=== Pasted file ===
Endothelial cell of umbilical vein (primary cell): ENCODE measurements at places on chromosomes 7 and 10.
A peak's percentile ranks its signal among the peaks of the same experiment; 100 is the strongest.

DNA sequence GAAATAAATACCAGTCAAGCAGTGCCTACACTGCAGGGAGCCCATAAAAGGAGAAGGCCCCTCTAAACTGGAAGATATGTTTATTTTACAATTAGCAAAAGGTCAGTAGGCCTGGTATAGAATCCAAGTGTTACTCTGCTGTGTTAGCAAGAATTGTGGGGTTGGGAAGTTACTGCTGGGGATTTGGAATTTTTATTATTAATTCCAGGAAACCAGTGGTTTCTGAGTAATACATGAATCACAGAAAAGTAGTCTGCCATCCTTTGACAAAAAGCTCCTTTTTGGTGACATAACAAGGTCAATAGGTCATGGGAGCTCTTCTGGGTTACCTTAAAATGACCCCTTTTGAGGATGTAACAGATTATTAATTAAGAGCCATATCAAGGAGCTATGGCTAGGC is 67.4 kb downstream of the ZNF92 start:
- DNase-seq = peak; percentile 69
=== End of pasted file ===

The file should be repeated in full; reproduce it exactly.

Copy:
Endothelial cell of umbilical vein (primary cell): ENCODE measurements at places on chromosomes 7 and 10.
A peak's percentile ranks its signal among the peaks of the same experiment; 100 is the strongest.

DNA sequence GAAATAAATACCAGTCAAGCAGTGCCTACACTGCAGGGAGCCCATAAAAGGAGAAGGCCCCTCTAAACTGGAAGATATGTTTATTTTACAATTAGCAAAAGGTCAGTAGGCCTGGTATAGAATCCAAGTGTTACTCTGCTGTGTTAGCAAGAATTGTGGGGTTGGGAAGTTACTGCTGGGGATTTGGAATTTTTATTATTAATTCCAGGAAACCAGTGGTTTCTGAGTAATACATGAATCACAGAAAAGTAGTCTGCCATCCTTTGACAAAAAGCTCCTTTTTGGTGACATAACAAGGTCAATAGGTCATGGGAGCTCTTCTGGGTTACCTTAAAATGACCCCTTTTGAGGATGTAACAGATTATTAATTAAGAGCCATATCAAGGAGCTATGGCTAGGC is 67.4 kb downstream of the ZNF92 start:
- DNase-seq = peak; percentile 69